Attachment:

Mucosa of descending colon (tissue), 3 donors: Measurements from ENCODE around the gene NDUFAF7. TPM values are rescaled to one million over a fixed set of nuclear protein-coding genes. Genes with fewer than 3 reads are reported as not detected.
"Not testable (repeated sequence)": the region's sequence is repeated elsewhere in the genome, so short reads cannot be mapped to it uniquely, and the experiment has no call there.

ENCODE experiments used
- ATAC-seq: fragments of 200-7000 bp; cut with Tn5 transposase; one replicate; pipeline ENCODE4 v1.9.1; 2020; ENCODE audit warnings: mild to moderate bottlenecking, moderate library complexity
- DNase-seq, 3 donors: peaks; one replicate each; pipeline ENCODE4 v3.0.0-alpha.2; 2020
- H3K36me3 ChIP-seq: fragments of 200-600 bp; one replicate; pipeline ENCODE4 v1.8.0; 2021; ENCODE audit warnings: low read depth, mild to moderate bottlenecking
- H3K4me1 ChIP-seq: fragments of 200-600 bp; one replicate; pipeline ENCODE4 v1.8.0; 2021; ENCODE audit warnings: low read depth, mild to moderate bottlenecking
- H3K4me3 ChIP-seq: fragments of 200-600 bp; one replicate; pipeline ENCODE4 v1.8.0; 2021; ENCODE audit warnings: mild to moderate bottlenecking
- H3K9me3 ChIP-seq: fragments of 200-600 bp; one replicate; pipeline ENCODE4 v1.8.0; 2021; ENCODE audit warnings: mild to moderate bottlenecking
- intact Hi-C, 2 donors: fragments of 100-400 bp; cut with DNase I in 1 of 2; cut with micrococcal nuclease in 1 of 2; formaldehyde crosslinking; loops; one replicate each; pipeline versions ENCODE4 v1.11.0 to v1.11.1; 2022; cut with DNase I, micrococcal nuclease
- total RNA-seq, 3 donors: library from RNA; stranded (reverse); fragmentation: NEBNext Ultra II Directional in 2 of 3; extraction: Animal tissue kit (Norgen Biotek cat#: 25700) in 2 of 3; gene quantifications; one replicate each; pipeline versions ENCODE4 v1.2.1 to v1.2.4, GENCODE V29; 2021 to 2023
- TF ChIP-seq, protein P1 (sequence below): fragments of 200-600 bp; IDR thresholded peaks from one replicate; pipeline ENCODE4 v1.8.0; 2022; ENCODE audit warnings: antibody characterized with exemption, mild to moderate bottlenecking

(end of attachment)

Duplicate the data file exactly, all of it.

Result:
Mucosa of descending colon (tissue), 3 donors: Measurements from ENCODE around the gene NDUFAF7. TPM values are rescaled to one million over a fixed set of nuclear protein-coding genes. Genes with fewer than 3 reads are reported as not detected.
"Not testable (repeated sequence)": the region's sequence is repeated elsewhere in the genome, so short reads cannot be mapped to it uniquely, and the experiment has no call there.

ENCODE experiments used
- ATAC-seq: fragments of 200-7000 bp; cut with Tn5 transposase; one replicate; pipeline ENCODE4 v1.9.1; 2020; ENCODE audit warnings: mild to moderate bottlenecking, moderate library complexity
- DNase-seq, 3 donors: peaks; one replicate each; pipeline ENCODE4 v3.0.0-alpha.2; 2020
- H3K36me3 ChIP-seq: fragments of 200-600 bp; one replicate; pipeline ENCODE4 v1.8.0; 2021; ENCODE audit warnings: low read depth, mild to moderate bottlenecking
- H3K4me1 ChIP-seq: fragments of 200-600 bp; one replicate; pipeline ENCODE4 v1.8.0; 2021; ENCODE audit warnings: low read depth, mild to moderate bottlenecking
- H3K4me3 ChIP-seq: fragments of 200-600 bp; one replicate; pipeline ENCODE4 v1.8.0; 2021; ENCODE audit warnings: mild to moderate bottlenecking
- H3K9me3 ChIP-seq: fragments of 200-600 bp; one replicate; pipeline ENCODE4 v1.8.0; 2021; ENCODE audit warnings: mild to moderate bottlenecking
- intact Hi-C, 2 donors: fragments of 100-400 bp; cut with DNase I in 1 of 2; cut with micrococcal nuclease in 1 of 2; formaldehyde crosslinking; loops; one replicate each; pipeline versions ENCODE4 v1.11.0 to v1.11.1; 2022; cut with DNase I, micrococcal nuclease
- total RNA-seq, 3 donors: library from RNA; stranded (reverse); fragmentation: NEBNext Ultra II Directional in 2 of 3; extraction: Animal tissue kit (Norgen Biotek cat#: 25700) in 2 of 3; gene quantifications; one replicate each; pipeline versions ENCODE4 v1.2.1 to v1.2.4, GENCODE V29; 2021 to 2023
- TF ChIP-seq, protein P1 (sequence below): fragments of 200-600 bp; IDR thresholded peaks from one replicate; pipeline ENCODE4 v1.8.0; 2022; ENCODE audit warnings: antibody characterized with exemption, mild to moderate bottlenecking